RICHMOND, Va. -- Roughly 20,000 military personnel survived the attack on Pearl Harbor 75 years ago, but as the number of survivors begins to dwindle, a local survivor is sharing his memories of the day that changed his life and launched America into World War II.
Len Gardner, 95, was a signalman stationed aboard the USS Reid the day of the Japanese surprise attack on the U.S. Pacific fleet. Gardner said he emerged from the hatch of the ship around 8 a.m.
He was on his way to brush his teeth, when a Japanese bomber flew overhead towards Ford Island.
"[The plane] dropped a bomb, the thing went off, and of course that was the beginning of World War II as far as I was concerned," Garnder, who added the suddenness of the attack took everyone off guard, said. "It was a nice peaceful morning just like this."
No one had time to "dwell" on the magnitude of what was happening, Gardner said.
He remembered rumors of an invasion swirled over the Honolulu radio waves while Japanese attack planes and submarines launched their assault. The USS Reid, which was damaged, but not as extensively as other vessels, was the first naval ship to escape the harbor, and no one on board truly knew what to expect once they hit open water, according to Gardner.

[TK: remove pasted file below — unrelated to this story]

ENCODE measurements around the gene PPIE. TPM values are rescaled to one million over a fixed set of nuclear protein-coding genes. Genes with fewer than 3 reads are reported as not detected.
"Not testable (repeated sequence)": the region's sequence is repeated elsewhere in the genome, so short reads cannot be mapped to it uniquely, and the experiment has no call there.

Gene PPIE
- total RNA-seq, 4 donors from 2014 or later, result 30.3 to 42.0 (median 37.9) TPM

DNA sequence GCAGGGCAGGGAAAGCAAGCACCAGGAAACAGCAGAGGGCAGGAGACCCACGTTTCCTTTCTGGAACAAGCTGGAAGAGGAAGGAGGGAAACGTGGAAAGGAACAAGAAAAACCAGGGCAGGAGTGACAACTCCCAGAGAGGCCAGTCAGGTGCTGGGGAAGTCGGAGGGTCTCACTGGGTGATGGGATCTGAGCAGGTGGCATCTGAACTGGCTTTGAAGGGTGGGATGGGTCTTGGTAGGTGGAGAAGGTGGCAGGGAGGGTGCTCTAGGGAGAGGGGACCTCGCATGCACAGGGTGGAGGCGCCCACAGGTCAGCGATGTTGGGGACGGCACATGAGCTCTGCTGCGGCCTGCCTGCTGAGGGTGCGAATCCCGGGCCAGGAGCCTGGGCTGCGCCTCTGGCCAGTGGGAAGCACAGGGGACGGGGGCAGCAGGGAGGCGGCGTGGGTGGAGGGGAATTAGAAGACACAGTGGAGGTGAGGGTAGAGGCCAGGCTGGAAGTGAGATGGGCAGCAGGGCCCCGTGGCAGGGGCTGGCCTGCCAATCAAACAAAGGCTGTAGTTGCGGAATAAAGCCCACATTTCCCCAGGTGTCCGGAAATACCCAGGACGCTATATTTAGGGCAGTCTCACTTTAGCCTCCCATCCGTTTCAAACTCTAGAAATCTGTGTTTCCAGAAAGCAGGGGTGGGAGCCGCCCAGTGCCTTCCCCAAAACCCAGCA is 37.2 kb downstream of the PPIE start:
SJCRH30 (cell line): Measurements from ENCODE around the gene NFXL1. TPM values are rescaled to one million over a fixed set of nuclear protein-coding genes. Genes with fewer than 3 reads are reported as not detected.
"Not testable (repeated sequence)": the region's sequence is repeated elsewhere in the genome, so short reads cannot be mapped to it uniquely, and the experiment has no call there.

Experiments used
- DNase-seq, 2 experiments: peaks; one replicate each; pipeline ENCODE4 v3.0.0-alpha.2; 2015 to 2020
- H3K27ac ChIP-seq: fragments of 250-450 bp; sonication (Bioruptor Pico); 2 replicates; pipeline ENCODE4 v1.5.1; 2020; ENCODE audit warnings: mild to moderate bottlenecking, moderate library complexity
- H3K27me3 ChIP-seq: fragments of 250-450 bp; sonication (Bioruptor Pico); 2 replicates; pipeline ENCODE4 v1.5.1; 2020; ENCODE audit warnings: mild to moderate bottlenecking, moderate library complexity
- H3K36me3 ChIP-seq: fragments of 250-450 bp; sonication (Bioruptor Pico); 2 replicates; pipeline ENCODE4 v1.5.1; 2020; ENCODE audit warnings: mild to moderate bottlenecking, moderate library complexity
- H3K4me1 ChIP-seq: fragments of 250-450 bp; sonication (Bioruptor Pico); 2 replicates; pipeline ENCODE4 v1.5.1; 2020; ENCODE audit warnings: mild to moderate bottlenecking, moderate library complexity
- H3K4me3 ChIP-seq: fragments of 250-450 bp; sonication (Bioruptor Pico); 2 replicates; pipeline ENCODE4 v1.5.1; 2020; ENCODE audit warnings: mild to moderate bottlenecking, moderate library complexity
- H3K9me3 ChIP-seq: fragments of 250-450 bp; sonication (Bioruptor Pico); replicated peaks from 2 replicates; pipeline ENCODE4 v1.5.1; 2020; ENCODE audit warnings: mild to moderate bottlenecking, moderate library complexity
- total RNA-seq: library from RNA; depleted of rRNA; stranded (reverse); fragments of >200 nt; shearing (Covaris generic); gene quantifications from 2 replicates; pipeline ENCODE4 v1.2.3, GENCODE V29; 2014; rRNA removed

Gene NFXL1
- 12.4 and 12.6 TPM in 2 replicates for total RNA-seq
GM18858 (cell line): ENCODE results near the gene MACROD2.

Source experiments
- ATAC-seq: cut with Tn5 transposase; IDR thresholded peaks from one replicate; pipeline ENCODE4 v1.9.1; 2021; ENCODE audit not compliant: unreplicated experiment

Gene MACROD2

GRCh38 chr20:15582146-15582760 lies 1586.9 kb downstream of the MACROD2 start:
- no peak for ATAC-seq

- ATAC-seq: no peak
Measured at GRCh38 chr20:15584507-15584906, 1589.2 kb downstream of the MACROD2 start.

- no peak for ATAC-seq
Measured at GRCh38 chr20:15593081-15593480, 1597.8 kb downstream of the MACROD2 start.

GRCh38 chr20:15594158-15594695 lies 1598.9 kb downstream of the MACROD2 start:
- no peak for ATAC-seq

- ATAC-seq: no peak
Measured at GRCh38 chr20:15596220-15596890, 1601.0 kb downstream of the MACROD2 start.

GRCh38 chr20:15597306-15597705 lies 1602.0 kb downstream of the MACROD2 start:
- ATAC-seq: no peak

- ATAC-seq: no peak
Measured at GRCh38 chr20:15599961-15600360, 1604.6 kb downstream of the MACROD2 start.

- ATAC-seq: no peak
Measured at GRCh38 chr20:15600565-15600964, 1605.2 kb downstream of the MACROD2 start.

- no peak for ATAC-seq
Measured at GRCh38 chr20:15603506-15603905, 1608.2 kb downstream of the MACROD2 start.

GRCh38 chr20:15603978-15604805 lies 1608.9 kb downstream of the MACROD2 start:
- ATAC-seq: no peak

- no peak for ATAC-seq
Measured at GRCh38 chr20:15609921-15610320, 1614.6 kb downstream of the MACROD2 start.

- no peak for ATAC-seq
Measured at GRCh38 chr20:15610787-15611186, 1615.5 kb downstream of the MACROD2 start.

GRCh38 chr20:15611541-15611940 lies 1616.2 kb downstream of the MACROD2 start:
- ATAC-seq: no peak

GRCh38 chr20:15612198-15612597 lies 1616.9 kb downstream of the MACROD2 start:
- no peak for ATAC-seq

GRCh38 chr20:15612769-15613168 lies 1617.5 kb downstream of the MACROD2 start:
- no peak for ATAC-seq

Gardner, who lives in Fluvanna County, joined a crowd of nearly 100 veterans, civilians, and service men and women at the Virginia War Memorial Wednesday to honor the 41 Virginians who lost their lives that day.
During the ceremony, Garnder laid a wreath at the feet of the "Memory" statute as a sign of reverence to the Virginia sailors and servicemen who never returned home.
Gardner served five more years, many of them spent in the Pacific theater during World War II, before returning to Virginia. He lost friends and fellow sailors along the way. Still, he credits the lessons he learned during that time for the man he is today.
"I think the shocking part is the sudden change in your life when this happens," Gardner said when asked how Pearl Harbor changed his life. "It's the most important stage of my life."
As for what lessons younger Americans should take away from a time they never experienced, Gardner advised always "being prepared" and to honor those who made the ultimate sacrifice.